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Sunday, March 24, 2013

Here's your "Catholic Education" for you


So many of us don't know our history:

Catholic Church enslaved 30,000 Irish women in Magdalene Laundries until 1996


From the article:


The Irish Prime Minister gave a partial apology today for the government’s role in a 74-year scandal in which, a new official government report says, over 10,000 women were forced to work without pay at commercial laundries called Magdalene Laundries, operated by the Catholic Church for “crimes” as small as not paying a train ticket.
Wikipedia notes that the estimate of the number of women who were used as forced slave labor by the Catholic Church in Ireland alone goes as high as 30,000 over the entire time the Magdalene laundries were in operation.
The last Magdalene laundry closed in 1996.

Women were locked in, couldn’t leave Magdalene Laundries for months, sometimes years

The women were locked in and not permitted to leave.  And if they tried to get away, the cops would catch them and bring them back. They were quite literally Catholic slave labor working for the government and even Guinness, which would pay the laundries for the women’s slave labor.
Half of the girls enslaved in these Catholic Church prisons were under the age of 23.  The youngest entrant was 9 years old.

Singer Sinead O’Connor was perhaps the most famous Magdalene Laundry slave

Singer Sinead O’Connor was forced to work in a Magdalene Laundry in Dublin:
When I was a young girl, my mother — an abusive, less-than-perfect parent — encouraged me to shoplift. After being caught once too often, I spent 18 months in An GrianĂ¡n Training Centre, an institution in Dublin for girls with behavioral problems, at the recommendation of a social worker. An GrianĂ¡n was one of the now-infamous church-sponsored “Magdalene laundries,” which housed pregnant teenagers and uncooperative young women. We worked in the basement, washing priests’ clothes in sinks with cold water and bars of soap. We studied math and typing. We had limited contact with our families. We earned no wages. One of the nuns, at least, was kind to me and gave me my first guitar.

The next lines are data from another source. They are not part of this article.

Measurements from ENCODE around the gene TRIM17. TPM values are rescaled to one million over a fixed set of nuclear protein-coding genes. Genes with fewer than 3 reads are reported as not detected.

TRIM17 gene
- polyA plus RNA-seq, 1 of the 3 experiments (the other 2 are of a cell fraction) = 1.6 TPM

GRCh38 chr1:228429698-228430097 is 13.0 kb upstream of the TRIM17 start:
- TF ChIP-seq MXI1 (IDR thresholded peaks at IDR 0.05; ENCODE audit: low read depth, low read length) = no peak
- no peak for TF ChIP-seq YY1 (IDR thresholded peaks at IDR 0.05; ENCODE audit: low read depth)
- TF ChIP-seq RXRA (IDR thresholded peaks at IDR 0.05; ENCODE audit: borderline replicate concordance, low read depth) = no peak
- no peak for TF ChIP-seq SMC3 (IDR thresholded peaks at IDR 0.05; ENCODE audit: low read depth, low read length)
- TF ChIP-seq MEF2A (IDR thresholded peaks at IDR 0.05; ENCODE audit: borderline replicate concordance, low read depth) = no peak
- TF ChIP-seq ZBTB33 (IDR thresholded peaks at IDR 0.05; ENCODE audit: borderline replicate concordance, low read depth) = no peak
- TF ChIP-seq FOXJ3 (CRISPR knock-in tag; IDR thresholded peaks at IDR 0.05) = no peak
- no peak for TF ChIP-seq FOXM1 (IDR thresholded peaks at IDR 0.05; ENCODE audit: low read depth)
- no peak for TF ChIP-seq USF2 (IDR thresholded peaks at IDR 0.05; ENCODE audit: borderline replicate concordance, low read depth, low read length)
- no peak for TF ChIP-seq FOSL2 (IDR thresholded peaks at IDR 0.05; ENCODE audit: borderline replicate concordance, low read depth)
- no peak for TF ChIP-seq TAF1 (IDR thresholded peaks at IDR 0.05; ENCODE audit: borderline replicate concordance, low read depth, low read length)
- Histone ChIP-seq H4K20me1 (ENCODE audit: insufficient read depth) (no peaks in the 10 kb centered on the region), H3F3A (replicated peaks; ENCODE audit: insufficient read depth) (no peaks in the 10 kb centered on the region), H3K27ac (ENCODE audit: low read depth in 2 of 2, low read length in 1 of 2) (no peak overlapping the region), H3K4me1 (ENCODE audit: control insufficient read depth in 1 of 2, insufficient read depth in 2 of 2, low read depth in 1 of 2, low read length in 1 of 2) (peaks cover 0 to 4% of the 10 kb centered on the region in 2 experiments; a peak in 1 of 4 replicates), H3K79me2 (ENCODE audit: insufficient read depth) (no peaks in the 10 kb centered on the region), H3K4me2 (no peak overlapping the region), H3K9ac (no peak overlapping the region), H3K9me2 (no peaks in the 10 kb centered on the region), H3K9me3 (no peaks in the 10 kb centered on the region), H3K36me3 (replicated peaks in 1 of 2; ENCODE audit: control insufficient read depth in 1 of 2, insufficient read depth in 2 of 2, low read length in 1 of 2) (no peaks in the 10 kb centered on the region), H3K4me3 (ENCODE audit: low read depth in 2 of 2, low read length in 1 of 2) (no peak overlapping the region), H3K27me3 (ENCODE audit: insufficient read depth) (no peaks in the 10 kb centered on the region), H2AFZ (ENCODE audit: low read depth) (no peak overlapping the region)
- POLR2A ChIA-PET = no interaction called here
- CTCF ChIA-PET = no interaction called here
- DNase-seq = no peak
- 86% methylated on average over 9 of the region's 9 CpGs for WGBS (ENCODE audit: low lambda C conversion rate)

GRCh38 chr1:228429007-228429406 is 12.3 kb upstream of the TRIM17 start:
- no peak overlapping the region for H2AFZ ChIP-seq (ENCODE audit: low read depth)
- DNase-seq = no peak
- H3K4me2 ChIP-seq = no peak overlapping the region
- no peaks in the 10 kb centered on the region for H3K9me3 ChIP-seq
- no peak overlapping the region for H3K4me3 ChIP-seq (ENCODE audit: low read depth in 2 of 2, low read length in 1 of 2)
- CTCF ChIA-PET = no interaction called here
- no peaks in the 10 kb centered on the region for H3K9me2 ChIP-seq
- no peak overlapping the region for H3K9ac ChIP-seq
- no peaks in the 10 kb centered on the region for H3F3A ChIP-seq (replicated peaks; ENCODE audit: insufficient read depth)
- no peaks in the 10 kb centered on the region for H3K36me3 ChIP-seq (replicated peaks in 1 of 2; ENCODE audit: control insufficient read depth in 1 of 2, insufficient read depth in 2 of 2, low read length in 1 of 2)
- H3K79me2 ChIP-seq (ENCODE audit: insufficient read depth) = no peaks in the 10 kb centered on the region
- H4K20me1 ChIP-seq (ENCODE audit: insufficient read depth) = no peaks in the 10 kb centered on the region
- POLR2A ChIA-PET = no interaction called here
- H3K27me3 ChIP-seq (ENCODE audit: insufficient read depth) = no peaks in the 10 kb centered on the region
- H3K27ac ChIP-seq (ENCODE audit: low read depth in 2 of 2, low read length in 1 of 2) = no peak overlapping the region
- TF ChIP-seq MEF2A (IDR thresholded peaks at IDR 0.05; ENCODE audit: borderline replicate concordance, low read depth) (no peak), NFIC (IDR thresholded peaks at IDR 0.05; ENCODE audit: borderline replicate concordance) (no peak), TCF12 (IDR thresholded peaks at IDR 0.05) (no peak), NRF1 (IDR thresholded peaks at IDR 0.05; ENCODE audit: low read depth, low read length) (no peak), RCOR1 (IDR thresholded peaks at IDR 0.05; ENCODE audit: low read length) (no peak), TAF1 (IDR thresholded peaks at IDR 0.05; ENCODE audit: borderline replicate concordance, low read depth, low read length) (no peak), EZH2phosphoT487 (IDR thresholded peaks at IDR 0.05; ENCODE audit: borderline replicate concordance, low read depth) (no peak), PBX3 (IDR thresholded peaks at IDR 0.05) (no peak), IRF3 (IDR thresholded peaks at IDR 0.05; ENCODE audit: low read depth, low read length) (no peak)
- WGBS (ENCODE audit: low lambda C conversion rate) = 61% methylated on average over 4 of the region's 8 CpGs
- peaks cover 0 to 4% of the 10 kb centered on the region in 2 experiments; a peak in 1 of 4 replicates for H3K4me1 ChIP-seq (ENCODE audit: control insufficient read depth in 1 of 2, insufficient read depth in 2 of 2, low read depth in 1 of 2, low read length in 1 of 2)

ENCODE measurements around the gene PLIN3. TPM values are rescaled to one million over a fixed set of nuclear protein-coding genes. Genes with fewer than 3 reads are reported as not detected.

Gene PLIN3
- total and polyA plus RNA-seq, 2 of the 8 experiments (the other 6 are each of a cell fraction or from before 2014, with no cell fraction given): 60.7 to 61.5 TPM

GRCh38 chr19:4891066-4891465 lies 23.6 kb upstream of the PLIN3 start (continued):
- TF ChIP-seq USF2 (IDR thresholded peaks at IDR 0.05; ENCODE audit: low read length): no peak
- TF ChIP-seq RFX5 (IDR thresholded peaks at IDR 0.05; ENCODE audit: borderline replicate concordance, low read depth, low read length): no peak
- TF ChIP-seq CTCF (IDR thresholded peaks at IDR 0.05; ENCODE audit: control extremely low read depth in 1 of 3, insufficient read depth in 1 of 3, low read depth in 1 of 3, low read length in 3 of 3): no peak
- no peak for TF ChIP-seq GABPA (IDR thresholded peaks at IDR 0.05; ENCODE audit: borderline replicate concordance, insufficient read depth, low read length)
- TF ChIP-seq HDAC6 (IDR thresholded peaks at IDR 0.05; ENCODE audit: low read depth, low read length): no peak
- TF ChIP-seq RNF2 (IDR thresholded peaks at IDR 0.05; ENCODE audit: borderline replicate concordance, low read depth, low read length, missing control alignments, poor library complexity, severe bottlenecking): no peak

This, however, is, for me, the most difficult to believe and hardest to forgive them for:

No apology from the Catholic Church

Absent from any of the media reports on the scandal that I could find was an apology from the Catholic Church which operated the Magdalene laundries and made handsome profits from contracts with government and hotels.  Oh, found one. It seems the Catholic Church blew the women off.  I know, you’re as surprised as I am:

Victims of the child sex abuse scandals that have rocked the Irish Catholic Church have received an apology and compensation, but no one has taken responsibility for what happened in the laundries. Cardinal Sean Brady, the most senior Catholic cleric in Ireland, met with Justice for Magdalenes in 2010. He said “by today’s standards much of what happened at that time is difficult to comprehend” but that it was a matter for the religious orders who ran the laundries to deal with. The religious orders have declined to meet the women.

The Irish Cardinal wasn’t interested in hearing from people who were hurt and abused — if not sexually, certainly physically and mentally, by the Catholic Church.  And it’s not the Catholic Church’s fault. 

The laundries were run by nuns, many of whom treated the women sent to work there as slaves:

Senator McAleese’s inquiry found that half of the girls and women put to work in the laundries were under the age of 23 and 40%, more than 4,000, spent more than a year incarcerated.

Fifteen percent spent more than five years in the laundries while the average stay was calculated at seven months.

The youngest death on record was 15, and the oldest 95, the report found.

The Irish state is also implicated in the scandal because the police would take women to the asylums after arresting them for trivial offenses and would return runaways.

The story of the Magdalene laundries shows what happens when an institution — in this case the church and the government — is considered beyond criticism. It probably isn’t a coincidence that the last of the laundries closed in 1996, shortly after the first wave of the Catholic pedophile priest scandals hit Ireland.

Let me reiterate that for a moment.  The Catholic Church had slaves as late as 1996.

There is more to the article, too. There are women's brief accounts of what was done to them. It would be worth our time to go the the original article so we all know more of what happened. 

The world needs to know what happened, we need to never forget and we need to make sure things remotely like this are ended and that they're not repeated, of course, ever.

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